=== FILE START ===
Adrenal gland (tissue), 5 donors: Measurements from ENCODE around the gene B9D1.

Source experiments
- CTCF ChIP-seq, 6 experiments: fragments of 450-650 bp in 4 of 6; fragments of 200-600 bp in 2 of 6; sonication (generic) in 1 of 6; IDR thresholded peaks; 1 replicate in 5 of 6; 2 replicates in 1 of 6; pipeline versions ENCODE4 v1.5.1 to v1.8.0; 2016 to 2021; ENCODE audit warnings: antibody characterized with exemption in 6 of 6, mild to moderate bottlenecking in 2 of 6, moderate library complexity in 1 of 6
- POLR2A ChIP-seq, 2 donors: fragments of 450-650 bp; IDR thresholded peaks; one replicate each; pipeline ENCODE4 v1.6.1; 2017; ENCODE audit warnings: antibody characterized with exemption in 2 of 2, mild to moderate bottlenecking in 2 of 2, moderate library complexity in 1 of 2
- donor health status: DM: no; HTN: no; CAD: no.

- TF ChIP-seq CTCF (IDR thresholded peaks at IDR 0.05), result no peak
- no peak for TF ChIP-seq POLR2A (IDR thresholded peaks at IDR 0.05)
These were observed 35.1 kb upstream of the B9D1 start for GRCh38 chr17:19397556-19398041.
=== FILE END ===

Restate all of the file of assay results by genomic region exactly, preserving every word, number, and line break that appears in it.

Adrenal gland (tissue), 5 donors: Measurements from ENCODE around the gene B9D1.

Source experiments
- CTCF ChIP-seq, 6 experiments: fragments of 450-650 bp in 4 of 6; fragments of 200-600 bp in 2 of 6; sonication (generic) in 1 of 6; IDR thresholded peaks; 1 replicate in 5 of 6; 2 replicates in 1 of 6; pipeline versions ENCODE4 v1.5.1 to v1.8.0; 2016 to 2021; ENCODE audit warnings: antibody characterized with exemption in 6 of 6, mild to moderate bottlenecking in 2 of 6, moderate library complexity in 1 of 6
- POLR2A ChIP-seq, 2 donors: fragments of 450-650 bp; IDR thresholded peaks; one replicate each; pipeline ENCODE4 v1.6.1; 2017; ENCODE audit warnings: antibody characterized with exemption in 2 of 2, mild to moderate bottlenecking in 2 of 2, moderate library complexity in 1 of 2
- donor health status: DM: no; HTN: no; CAD: no.

- TF ChIP-seq CTCF (IDR thresholded peaks at IDR 0.05), result no peak
- no peak for TF ChIP-seq POLR2A (IDR thresholded peaks at IDR 0.05)
These were observed 35.1 kb upstream of the B9D1 start for GRCh38 chr17:19397556-19398041.